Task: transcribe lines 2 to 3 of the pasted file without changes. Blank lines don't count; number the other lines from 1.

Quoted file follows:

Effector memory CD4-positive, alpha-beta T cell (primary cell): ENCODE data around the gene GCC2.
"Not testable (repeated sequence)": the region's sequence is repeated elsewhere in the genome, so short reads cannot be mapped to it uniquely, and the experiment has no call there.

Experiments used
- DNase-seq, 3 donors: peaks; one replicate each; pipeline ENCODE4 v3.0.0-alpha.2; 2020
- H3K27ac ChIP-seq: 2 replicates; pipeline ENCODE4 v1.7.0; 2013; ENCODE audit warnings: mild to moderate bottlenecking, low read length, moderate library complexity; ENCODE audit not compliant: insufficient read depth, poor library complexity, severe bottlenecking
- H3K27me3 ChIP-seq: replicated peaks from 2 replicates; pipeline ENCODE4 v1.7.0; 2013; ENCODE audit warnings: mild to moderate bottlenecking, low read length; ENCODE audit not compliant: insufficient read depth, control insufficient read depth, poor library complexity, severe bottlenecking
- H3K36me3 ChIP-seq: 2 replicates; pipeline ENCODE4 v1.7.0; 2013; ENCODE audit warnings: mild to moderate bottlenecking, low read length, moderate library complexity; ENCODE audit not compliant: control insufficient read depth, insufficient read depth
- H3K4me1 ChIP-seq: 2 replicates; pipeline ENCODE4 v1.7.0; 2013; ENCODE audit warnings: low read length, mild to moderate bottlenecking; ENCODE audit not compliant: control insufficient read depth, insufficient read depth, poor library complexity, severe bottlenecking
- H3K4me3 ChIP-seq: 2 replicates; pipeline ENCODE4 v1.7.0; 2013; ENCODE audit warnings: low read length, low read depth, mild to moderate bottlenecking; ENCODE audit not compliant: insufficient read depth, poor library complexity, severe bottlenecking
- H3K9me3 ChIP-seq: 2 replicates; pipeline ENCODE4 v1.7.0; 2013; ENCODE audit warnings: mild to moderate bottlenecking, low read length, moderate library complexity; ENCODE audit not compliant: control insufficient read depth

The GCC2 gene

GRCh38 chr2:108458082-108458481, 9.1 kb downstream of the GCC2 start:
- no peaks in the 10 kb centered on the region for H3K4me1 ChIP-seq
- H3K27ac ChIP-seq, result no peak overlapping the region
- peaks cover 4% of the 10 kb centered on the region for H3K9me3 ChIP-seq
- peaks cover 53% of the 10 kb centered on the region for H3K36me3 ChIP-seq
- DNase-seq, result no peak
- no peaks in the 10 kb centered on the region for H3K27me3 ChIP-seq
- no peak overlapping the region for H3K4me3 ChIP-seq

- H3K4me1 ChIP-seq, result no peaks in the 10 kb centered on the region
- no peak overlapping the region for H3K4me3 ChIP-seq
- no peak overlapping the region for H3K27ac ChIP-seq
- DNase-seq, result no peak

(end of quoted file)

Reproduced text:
"Not testable (repeated sequence)": the region's sequence is repeated elsewhere in the genome, so short reads cannot be mapped to it uniquely, and the experiment has no call there.

Experiments used